On-Screen Diversity Is in Demand, According To New Starz Study

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Photo Source: Courtesy Starz

Audiences want more diversity in their entertainment, according to a study from Starz and the UCLA’s Center for Scholars & Storytellers. A new study, “Give The People What They Want: US Audiences and Their Appetite for Multicultural Media Content,” has found that audience members from underrepresented backgrounds want to see more and better representations of themselves on screen. Meanwhile, men and white individuals also wanted more diversity because it helps them develop empathy for people different from themselves.

According to Dr. Yalda T. Uhls, founder of the UCLA Center for Scholars & Storytellers, in the introduction to the report: “Research finds that stories can inspire, change behavior in positive and negative ways, shape perceptions of social norms, and lift up marginalized groups. In today’s world, we are bombarded with images. These inform our attitudes and behaviors not only towards others, but also ourselves.”  

Most of Starz’s most popular series, including “Power,” “Power Book II: Ghost,” “P-Valley,” “Vida,” “Survivor’s Remorse,” and more, are led by BIPOC cast and creatives.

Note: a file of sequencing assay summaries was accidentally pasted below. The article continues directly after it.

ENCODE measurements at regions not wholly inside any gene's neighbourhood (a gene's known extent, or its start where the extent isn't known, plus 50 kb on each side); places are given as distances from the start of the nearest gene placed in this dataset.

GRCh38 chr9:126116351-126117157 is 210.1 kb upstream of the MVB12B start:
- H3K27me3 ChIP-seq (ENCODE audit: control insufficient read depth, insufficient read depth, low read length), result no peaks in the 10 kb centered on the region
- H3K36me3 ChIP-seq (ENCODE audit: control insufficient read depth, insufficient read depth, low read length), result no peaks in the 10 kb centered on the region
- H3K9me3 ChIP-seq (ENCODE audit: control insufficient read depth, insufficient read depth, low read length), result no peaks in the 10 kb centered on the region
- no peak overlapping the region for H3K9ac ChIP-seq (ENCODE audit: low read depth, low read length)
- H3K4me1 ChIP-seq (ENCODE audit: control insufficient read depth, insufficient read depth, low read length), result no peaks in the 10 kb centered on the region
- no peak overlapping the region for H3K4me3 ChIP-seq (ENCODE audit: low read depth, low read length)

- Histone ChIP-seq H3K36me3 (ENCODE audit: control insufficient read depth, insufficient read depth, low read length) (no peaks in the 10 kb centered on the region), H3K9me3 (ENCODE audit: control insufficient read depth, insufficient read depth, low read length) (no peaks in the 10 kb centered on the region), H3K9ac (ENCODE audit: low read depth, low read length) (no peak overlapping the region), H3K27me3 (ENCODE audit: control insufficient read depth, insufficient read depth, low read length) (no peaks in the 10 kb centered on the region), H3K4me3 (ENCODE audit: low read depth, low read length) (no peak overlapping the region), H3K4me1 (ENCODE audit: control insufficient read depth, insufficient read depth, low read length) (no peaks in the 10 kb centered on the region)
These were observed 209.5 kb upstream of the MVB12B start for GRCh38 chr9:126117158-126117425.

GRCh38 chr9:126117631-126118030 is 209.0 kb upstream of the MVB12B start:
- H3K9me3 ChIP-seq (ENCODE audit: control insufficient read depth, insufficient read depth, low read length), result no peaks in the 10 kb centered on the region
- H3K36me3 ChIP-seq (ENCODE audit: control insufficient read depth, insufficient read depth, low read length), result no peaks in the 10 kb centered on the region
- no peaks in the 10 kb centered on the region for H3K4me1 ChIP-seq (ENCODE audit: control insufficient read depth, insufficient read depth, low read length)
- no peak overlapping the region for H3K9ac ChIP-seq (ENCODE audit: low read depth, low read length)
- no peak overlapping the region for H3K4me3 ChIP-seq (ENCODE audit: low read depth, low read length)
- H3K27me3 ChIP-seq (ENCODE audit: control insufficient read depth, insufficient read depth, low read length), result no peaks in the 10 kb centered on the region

The study sampled 1,051 adults across the country. The respondents said that diversity of cast and diversity of creators were two of the top six factors they take into account when deciding what content to consume (storyline and critical reviews were the top two factors). In addition, 60.4% of respondents said that diversity behind the camera was important to them.

Women and BIPOC populations felt that authentic representation of them is lacking. Only 38.5% of women reported feeling well-represented on-screen, compared to 59.7% of men. And only 35.7% of BIPOC respondents felt well-represented, compared to 57.2% of white respondents. And 49.3% of respondents who identified as LGBTQ+ felt well-represented. A majority of respondents (63.7%) also said quality representation was more important than quantity. One respondent said, “Hire diverse production teams and writers. Stop using POC/non-straight characters as props.” 

A majority of respondents, 56.9% also said that seeing identities represented that were unlike their own made them more empathetic to that group. One respondent said, “Show different things with different people in everyday situations…real life with real situations. We need to learn to all get along and love each other the way we are.” 

The study was commissioned by Starz. “For years, Starz has been focused on delivering premium content that amplifies narratives by, about and for women and underrepresented audiences and the results of this study confirm we are delivering exactly what consumers are looking for across the TV and media landscape,” said Starz President and CEO Jeffrey Hirsch, in a statement. “We will remain deeply committed to our existing mandate and will continue to improve our industry leading representation on screen, behind the camera and throughout our organization.”

The study is part of STARZ’s #TaketheLead initiative, which will include studies and monthly public panels, to talk about the importance of diversity on-screen and off. The full “Give the People What They Want” report can be read here.